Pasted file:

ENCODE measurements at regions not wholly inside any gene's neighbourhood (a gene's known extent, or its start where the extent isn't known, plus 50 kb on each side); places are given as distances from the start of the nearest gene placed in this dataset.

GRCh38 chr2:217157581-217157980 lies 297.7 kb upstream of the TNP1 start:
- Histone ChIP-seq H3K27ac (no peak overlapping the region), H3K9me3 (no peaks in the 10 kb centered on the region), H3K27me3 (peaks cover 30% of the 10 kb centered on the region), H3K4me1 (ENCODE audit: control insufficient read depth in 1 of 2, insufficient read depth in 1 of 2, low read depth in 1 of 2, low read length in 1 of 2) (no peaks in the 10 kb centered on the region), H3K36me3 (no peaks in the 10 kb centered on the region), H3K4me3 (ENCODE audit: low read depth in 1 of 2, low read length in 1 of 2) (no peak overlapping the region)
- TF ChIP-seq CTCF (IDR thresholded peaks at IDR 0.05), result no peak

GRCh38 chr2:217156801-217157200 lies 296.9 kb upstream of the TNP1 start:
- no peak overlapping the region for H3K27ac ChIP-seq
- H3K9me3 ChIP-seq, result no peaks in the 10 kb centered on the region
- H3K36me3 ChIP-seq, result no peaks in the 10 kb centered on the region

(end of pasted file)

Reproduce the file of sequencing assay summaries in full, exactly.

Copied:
ENCODE measurements at regions not wholly inside any gene's neighbourhood (a gene's known extent, or its start where the extent isn't known, plus 50 kb on each side); places are given as distances from the start of the nearest gene placed in this dataset.

GRCh38 chr2:217157581-217157980 lies 297.7 kb upstream of the TNP1 start:
- Histone ChIP-seq H3K27ac (no peak overlapping the region), H3K9me3 (no peaks in the 10 kb centered on the region), H3K27me3 (peaks cover 30% of the 10 kb centered on the region), H3K4me1 (ENCODE audit: control insufficient read depth in 1 of 2, insufficient read depth in 1 of 2, low read depth in 1 of 2, low read length in 1 of 2) (no peaks in the 10 kb centered on the region), H3K36me3 (no peaks in the 10 kb centered on the region), H3K4me3 (ENCODE audit: low read depth in 1 of 2, low read length in 1 of 2) (no peak overlapping the region)
- TF ChIP-seq CTCF (IDR thresholded peaks at IDR 0.05), result no peak

GRCh38 chr2:217156801-217157200 lies 296.9 kb upstream of the TNP1 start:
- no peak overlapping the region for H3K27ac ChIP-seq
- H3K9me3 ChIP-seq, result no peaks in the 10 kb centered on the region
- H3K36me3 ChIP-seq, result no peaks in the 10 kb centered on the region